Government and business leaders are already responding to the need for concrete action – including UK leadership and commercial giant Microsoft – by putting in place policies and programmes to become ‘net zero’ by 2030 or 2050 or ‘decarbonise their value chains’.
But the time for gestures is past. None of the announcements or actions to date will achieve the just transitions needed in the time available.
Unless, that is, governments enact and execute policies strong enough to have a chance of both meeting their own ambitious emission reduction targets and actively tackling inequality, while at the same time large multinational companies fundamentally change their business models – ideally working together.
Moving on from greenwash?
This is an interesting moment to think about what investors and business must do, in terms of the speed of transition and in the context of limited progress in the intergovernmental UNFCCC process. Lack of progress at the 25th Conference of the Parties (COP25) in December threw cold water on hopes that the climate emergency will be a universal priority in the short term.
There are myriad indices and benchmarks on corporate sustainability. But few have an accountability mechanism to inspire confidence in the assessments, or truly help consumers, investors and workers identify and differentiate between the good actors, those that are trying, and the bad guys.
One thing is very clear: general platitudes about supporting the Sustainable Development Goals (SDGs) simply don’t cut it anymore.
Perhaps the growing public appetite for business to take real, transparent action on climate change inspired CEO Larry Fink to sign BlackRock up to the Climate Action 100+ initiative earlier this month – as well as a desire to stem criticism of the company’s investments in Canadian tar sands.
Fink arguably kicked the ‘purpose’ agenda off at Davos two years ago, and this has now been further defined by British Academy research: “the purpose of business is to solve the problems of people and the planet profitably and not profit from causing problems”.
Whatever the motivation, in joining this scheme BlackRock has now committed to reduce its climate impacts and – importantly – publicly disclose how, enabling investors to assess progress more clearly.
Manifesto calls on companies to do more
So, as an organisation that prides itself at being on the cutting edge of global developments, how is WEF doing on the purpose agenda? At first glance it looks pretty good.
This year’s meeting focuses on the role of companies in creating more sustainable and just societies and will launch the Davos Manifesto on business purpose: a ‘set of ethical principles to guide companies in the age of the Fourth Industrial Revolution’.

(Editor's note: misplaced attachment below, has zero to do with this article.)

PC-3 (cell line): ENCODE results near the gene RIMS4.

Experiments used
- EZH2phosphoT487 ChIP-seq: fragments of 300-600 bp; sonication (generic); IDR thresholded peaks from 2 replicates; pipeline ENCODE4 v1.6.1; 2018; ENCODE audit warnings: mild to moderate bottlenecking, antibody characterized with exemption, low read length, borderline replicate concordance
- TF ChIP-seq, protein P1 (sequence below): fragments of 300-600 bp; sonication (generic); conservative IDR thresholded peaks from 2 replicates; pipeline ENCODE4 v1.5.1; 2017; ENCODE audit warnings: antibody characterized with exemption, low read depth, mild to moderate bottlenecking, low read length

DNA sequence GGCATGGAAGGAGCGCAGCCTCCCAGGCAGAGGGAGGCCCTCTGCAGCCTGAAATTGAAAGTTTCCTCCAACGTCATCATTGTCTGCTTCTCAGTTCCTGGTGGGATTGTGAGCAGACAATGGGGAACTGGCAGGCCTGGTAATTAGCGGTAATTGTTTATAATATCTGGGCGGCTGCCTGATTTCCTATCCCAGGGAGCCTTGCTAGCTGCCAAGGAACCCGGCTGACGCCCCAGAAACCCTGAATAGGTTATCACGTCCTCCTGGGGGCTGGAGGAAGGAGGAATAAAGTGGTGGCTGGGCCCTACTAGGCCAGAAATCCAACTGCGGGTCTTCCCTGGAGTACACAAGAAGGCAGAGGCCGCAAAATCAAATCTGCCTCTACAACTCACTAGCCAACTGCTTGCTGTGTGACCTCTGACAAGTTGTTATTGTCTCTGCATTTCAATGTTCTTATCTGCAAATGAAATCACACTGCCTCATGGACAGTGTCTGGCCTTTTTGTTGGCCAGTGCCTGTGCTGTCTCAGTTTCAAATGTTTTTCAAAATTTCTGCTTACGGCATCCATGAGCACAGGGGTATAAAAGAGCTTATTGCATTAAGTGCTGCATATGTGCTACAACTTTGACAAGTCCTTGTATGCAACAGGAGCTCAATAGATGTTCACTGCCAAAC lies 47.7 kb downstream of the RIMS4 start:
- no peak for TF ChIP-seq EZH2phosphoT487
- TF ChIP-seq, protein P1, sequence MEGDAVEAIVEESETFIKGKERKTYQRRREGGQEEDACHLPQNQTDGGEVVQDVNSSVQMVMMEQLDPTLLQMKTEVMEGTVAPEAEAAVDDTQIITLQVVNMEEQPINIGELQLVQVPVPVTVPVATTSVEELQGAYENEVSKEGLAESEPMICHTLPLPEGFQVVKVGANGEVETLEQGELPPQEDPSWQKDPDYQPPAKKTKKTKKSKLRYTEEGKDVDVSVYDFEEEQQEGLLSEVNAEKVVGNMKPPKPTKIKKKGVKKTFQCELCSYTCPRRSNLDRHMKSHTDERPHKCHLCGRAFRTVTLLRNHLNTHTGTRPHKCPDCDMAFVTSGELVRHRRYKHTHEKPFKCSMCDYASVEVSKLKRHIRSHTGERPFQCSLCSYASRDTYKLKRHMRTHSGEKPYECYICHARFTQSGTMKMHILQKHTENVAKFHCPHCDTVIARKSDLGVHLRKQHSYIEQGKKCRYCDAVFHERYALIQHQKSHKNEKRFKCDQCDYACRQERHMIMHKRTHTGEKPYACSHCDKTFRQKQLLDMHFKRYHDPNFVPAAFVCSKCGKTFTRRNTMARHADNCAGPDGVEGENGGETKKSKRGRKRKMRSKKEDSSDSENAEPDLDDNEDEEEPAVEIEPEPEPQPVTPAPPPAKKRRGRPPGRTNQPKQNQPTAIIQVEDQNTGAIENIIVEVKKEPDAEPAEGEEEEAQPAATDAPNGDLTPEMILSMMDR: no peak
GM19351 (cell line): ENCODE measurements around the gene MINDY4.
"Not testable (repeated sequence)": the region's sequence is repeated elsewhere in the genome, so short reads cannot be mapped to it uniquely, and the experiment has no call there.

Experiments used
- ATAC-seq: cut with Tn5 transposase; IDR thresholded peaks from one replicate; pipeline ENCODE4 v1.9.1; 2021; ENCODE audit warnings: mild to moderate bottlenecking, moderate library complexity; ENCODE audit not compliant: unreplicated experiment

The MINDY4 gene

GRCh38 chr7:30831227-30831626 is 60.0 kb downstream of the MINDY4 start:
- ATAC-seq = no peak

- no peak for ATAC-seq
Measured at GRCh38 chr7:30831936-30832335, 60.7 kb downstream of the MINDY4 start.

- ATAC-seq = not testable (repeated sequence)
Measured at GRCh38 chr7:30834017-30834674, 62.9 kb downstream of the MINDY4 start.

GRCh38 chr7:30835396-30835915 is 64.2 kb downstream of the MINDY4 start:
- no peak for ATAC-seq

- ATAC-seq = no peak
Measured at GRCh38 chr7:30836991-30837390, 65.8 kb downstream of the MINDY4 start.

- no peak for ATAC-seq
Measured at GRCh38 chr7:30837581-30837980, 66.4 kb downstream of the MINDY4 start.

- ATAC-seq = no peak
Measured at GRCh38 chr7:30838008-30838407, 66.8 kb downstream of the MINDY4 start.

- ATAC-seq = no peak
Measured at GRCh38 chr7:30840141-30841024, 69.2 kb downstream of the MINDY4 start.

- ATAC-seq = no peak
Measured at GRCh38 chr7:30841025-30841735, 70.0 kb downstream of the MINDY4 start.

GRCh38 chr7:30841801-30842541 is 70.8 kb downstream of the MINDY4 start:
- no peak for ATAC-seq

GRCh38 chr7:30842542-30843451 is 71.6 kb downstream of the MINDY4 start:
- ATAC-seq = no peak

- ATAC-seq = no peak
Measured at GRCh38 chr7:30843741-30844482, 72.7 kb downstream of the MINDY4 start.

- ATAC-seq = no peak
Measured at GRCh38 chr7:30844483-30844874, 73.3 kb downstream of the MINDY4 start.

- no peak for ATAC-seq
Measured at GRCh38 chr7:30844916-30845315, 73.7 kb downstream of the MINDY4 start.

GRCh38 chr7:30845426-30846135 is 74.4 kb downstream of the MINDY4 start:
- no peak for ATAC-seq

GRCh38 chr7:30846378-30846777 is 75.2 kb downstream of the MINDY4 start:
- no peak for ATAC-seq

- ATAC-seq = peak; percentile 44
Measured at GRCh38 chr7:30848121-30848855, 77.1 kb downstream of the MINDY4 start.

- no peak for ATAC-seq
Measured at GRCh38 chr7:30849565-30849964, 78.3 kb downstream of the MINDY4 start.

The three-point manifesto sets out how companies have a role to play in society beyond generating profit by contributing to people’s and communities’ aspirations in all the areas they operate in. It advocates that environmental, social and good governance performance should be measured and reported on and that human rights should be integrated along global supply chains. It also calls for zero tolerance of corruption and the transparent use of data.
Crucially, the manifesto addresses the issue of accountability, going so far as to say that company leaders should have their renumeration packages tied to these indicators (which is likely to be popular with the public, if not all CEOs).
Ignoring the world’s hottest topic
The largely progressive manifesto offers one very striking omission. While the text talks about companies being good environmental stewards and ‘looking after the material universe for future generations’, even referencing the biosphere, it avoids any mention of the climate crisis.
Given the centrality of climate and looking at other aspects of the Davos agenda – Greta Thunberg’s attendance, for example, and plans to make the event carbon neutral – the omission begs serious questions.
Why is climate change not explicitly addressed? Is it due to pressure from the climate deniers in the big polluter nations including the United States, Saudi Arabia and Australia? Or from the fossil fuel companies who support so much of WEF’s work? Or is WEF simply ‘purpose-washing’ its agenda?
IIED has been looking at this broad area. Our recent blog series ‘Profit with purpose: the role of business in achieving sustainable development’ brings insights from a range of key stakeholders within the business and investment world.
A strong message emerging from this series is that climate concerns must be front and centre in the purpose debate. IIED’s research and thinking on climate change also highlights how it has the potential to massively amplify global inequality, through the disparities in impacts on poor countries and communities and rich ones.
Supporting business with purpose
Getting real and measurable progress on the business with purpose agenda – including the climate emergency – is not straightforward. But this is vital to achieving the global goals and realising the ambition of our own 2019-2024 strategy.
Here at IIED, we are keen to work with businesses, investors and organisations that have a long-term interest in an equitable future with a viable global ecology. When the majority of companies can demonstrate and are prepared to be held account for that, then we really will have moved beyond business as usual.